Moroccan Riad

The Riad is the Moroccan traditional house, normally with two or more stories around an Andalusian-style courtyard that contained a fountain. Riads were the stately city homes of the wealthiest citizens such as merchants and courtiers.

As you approach a riad from one of Morocco’s narrow, labyrinthine streets, you will likely notice that each door in the grey stone and plaster walls looks fairly similar. The doors are usually made of a carved wood with a tiled step entrance. Some doors may have their own personality; some boast large, handcrafted knockers while others are decorated with large rounded nail heads. When you open the door to a riad, you will enter into a hallway that does not yet permit you a glimpse into the heart of the house. This ‘layered’ effect of walls, doors, and hallways is both an historical privacy feature for the residents of the house…allowing the outside door to be open to the public, while offering protection for those within…and also creates a sound barrier against the noise of the streets. As you pass from the bustling streets, through the nondescript exterior and into the central courtyard/garden of a riad, you may be surprised and delighted by tranquil, elegant beauty you find within…riads are often described by visitors as “diamonds in the rough!”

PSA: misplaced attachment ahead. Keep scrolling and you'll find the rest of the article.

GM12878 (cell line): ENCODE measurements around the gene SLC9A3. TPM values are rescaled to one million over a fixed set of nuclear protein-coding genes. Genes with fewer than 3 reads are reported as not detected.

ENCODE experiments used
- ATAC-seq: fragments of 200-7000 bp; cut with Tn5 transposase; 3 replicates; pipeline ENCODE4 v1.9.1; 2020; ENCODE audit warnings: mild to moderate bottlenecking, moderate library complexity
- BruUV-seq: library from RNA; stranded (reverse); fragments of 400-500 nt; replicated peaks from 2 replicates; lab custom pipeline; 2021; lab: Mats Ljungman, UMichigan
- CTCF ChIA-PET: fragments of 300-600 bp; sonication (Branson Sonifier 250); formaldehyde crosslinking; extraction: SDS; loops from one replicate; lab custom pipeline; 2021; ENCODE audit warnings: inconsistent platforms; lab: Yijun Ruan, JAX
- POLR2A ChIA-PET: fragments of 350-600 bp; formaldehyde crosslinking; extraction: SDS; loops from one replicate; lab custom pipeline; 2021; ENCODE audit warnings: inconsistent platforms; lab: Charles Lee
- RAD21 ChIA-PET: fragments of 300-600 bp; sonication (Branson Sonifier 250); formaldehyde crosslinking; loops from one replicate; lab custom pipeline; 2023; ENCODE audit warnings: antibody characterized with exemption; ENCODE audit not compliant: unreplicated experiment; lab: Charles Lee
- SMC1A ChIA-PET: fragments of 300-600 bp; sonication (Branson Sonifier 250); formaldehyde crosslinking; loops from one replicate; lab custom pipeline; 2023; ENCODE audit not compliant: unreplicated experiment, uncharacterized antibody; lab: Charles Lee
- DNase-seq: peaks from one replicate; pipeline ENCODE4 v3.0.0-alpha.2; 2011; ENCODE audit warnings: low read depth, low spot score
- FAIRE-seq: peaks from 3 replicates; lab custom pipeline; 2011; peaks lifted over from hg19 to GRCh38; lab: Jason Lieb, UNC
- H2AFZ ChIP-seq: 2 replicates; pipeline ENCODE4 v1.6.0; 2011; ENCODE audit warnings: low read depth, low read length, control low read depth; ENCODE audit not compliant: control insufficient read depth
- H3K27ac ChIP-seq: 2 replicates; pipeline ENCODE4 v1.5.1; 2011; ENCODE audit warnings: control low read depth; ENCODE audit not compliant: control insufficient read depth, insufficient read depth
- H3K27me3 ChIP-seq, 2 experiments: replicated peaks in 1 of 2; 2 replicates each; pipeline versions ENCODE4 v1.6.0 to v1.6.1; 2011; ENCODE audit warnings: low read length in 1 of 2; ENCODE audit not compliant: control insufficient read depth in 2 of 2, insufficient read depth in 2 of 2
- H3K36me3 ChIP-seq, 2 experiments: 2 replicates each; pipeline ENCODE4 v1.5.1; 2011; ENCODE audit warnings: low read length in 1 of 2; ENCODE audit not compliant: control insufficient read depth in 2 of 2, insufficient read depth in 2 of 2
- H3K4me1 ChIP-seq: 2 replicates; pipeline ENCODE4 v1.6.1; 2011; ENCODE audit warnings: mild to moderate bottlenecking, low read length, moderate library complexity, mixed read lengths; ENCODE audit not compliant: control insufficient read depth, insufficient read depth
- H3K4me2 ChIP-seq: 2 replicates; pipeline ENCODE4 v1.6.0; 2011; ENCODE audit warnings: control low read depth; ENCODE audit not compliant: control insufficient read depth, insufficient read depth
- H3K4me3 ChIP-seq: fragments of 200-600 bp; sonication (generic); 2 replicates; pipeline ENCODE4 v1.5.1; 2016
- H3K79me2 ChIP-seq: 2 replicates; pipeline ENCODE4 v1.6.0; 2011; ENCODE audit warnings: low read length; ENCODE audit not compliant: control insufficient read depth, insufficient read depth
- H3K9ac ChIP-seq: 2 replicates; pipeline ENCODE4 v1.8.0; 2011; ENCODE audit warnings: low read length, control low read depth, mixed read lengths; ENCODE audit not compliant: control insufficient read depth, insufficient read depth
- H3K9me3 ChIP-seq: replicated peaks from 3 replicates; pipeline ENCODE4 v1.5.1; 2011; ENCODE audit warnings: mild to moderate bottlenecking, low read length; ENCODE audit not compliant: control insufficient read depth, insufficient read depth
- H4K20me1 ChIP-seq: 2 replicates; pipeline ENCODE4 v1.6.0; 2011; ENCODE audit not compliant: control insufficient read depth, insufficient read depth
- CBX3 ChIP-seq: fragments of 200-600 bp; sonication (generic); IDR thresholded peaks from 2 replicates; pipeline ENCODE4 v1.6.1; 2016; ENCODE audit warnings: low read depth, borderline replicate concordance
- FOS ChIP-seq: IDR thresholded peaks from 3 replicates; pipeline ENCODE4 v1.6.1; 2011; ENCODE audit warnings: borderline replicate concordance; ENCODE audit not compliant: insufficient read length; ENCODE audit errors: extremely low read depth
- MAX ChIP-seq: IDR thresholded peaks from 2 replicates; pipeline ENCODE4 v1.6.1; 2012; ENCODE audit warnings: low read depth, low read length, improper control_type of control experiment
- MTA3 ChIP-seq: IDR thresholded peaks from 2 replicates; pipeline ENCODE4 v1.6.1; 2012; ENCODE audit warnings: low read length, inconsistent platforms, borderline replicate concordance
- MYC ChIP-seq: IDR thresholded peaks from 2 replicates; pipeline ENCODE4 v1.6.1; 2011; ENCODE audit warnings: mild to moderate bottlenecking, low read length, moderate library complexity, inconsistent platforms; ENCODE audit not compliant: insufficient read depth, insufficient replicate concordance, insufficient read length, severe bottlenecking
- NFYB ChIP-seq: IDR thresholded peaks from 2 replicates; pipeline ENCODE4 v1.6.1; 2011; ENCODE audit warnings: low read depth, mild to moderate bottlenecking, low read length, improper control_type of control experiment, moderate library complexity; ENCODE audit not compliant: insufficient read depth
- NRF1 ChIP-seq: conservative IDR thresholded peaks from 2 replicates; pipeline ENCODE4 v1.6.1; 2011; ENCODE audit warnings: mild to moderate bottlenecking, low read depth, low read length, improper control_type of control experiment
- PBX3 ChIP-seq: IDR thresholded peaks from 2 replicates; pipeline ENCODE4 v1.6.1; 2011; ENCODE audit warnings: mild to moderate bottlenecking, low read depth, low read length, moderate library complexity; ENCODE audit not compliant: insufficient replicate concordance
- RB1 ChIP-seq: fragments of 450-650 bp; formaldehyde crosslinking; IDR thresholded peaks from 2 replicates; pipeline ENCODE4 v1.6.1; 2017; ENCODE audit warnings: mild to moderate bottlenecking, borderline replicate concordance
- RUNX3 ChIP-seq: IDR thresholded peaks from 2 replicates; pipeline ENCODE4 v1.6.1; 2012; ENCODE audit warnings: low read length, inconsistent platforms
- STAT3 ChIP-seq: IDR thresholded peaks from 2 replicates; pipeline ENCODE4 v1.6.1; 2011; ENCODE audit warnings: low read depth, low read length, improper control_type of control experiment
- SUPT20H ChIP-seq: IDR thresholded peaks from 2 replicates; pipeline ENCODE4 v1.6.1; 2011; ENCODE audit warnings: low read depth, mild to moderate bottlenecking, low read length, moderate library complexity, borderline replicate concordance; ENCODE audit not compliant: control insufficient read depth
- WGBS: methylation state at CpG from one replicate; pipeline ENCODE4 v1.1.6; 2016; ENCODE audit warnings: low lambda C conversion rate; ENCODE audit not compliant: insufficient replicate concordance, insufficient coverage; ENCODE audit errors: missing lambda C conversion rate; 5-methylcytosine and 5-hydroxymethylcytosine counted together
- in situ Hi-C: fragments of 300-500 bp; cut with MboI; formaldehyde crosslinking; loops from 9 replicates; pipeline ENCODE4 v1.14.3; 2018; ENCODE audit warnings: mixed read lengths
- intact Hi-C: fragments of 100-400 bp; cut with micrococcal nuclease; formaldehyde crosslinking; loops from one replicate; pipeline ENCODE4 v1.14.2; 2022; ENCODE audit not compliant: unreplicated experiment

The riads were inward focused, which allowed for family privacy and protection from the weather in Morocco. This inward focus was expressed with a centrally placed interior garden or courtyard, and the lack of large windows on the exterior walls of clay or mud brick. This design principle found support in Islamic notions of privacy, and hijab for women. Entrance to these houses encourages reflection because all of the rooms open into the central atriumspace. In the central garden of traditional riads there are often four orange or lemon trees and often a fountain. The walls of the riads are adorned with tadelakt plaster and zellige tiles, usually with Arabic calligraphy of quotes from the Quran.

In addition to the spacious central courtyards and inviting shared rooms, most riads are made up of six to eight bedrooms of traditional design with en suite bathrooms. Each bedroom is a unique size and shape, with it’s own distinct features. Some riad rooms are positioned to open onto or overlook the central courtyard, while those situated on the higher floors may look out over the city, some may boast access to the riad’s rooftop terrace. Moroccan riads are rather infamous for their narrow, winding staircases, which most often lead from the riad’s courtyard and shared spaces to the bedrooms located in the higher floors.

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